You’ve probably heard of Medusa before. As one of the most famous figures in ancient Greek, and later Roman, mythology, many stories have emerged about Medusa with fascinating twists and turns.
Greek mythology and ancient Greek art go hand and hand and artists in modern times have used Greek mythology to inspire their work.
Here, we’re exploring who the ancient Gorgon Medusa was so that you can better understand the art that was inspired by her story.
Medusa is one of three daughters born to Phorcys and Ceto.
Medusa is considered a Gorgon and according to Hesiod’s Theogony, the Gorgons were the sisters of the Graiai or Graeae. Medusa was the only mortal out of her two other sisters who were the monstrous goddesses, Stheno and Euryale.
Apart from their mere existence, the Gorgons are hardly mentioned in Greek mythology aside from Medusa and there’s disagreement about where the group lived. Hesiod’s myth places them on a distant island toward the horizon. But other authors such as Herodotus and Pausanias say the Gorgons lived in Libya.
Medusa is known for being able to turn people to stone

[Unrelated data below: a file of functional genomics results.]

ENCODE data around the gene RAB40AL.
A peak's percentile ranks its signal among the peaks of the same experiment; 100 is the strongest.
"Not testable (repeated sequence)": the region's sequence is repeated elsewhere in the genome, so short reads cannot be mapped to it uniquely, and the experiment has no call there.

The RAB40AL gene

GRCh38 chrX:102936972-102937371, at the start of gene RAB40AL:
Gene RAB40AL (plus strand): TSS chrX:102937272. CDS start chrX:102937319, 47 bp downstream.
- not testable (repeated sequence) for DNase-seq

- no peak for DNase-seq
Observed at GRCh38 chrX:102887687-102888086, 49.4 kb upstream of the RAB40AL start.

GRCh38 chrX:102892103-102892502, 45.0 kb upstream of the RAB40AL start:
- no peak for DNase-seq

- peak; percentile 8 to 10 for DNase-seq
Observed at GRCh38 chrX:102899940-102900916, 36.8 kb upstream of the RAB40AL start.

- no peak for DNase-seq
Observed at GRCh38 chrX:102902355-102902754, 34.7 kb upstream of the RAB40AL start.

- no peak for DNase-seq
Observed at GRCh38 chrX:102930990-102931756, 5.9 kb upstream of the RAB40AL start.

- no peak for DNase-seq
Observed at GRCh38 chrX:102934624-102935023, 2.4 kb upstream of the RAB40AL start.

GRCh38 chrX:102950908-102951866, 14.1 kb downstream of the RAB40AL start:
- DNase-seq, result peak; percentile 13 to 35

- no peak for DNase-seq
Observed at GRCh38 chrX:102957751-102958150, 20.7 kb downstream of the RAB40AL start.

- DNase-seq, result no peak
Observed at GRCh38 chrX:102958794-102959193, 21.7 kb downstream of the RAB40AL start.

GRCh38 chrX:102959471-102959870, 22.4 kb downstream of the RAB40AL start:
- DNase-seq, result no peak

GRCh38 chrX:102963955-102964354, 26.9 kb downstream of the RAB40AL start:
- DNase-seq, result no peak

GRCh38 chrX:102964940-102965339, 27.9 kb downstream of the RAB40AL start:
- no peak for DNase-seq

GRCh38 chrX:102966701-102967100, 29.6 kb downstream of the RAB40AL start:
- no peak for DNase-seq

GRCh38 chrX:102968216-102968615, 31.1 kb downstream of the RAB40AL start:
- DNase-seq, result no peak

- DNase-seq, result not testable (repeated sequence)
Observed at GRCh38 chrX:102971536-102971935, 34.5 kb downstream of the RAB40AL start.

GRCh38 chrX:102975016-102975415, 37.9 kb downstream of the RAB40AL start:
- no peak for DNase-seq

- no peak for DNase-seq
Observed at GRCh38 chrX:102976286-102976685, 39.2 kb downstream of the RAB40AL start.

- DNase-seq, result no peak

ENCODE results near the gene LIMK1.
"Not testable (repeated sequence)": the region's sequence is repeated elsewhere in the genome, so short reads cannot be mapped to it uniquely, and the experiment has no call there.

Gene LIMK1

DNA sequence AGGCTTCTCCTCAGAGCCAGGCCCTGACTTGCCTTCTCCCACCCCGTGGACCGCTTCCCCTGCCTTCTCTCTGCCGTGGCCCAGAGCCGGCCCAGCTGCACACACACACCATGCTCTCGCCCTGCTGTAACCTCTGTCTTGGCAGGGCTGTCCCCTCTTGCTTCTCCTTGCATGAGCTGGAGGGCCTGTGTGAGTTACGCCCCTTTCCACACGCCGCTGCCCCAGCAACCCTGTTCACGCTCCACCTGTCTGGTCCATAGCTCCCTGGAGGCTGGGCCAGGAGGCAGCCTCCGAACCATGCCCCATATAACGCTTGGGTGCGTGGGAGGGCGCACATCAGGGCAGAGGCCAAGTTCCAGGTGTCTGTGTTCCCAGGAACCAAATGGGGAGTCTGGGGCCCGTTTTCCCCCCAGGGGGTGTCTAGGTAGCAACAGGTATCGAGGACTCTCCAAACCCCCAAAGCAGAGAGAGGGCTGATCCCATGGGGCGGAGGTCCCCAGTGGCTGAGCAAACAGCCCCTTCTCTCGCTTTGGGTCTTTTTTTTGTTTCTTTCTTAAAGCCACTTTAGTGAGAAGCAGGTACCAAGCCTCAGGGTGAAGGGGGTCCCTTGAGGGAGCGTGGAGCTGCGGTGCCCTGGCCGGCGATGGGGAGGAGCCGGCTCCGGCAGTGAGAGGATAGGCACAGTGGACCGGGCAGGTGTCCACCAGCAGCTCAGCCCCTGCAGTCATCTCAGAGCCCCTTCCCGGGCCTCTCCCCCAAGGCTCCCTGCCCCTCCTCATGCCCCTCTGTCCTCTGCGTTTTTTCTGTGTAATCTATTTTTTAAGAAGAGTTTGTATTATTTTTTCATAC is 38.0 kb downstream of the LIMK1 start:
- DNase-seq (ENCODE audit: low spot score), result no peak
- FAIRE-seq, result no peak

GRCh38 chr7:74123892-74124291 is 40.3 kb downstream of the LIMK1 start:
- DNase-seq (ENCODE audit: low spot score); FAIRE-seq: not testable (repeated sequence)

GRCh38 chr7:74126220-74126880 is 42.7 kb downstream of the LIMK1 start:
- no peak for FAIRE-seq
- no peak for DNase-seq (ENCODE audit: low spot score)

Her other famous feature is her head of hair made of live snakes. It’s argued whether Medusa was born like this, as her sisters and fellow Gorgons were monstrous and horrifying. But probably the most recognized myth about Medusa told by Ovid was that she was born a beautiful mortal and changed into a monster by Athena.
In this version, Medusa was raped by Poseidon in Athena’s temple so she was punished by Athena and given her hideous appearance. By modern standards, Medusa surely shouldn’t have been the one who was punished, but, alas, this is Greek mythology after all.
Athena and Poseidon were well-known enemies and fought over what’s now known as Athens. As you can guess by its name, Athena won that battle. So, it’s unclear why Athena would protect Poseidon over Medusa, but Poseidon was a god and Medusa was simply a mortal. Gods always had the upper hand in such disputes.
Perhaps Athena was the one to punish Medusa because the rape occurred in her temple. Or it was because Athena was the goddess of reason and the ancient Greeks believed she kept the world in order, therefore she was the one to punish someone for the discretion.
Regardless, Medusa seemed to undergo many unfortunate circumstances.
Medusa’s death is tied to the story of Perseus, the hero.
Perhaps the most memorable myth that deals with Medusa is the one recounting her death told by Pindar and Apollodorus.
Perseus was the son of Zeus and Danae. Danae’s father was given a sign that her son would kill him so he locked her away in a bronze chamber to avoid the chance of her becoming pregnant. But, Zeus, being Zeus, became a golden shower and impregnated her anyway. The child that was born was Perseus.
So, in retaliation, Danae’s father locked her and Perseus in a wooden chest and threw it into the sea. The pair were rescued by Dictys and he raised Perseus as his own.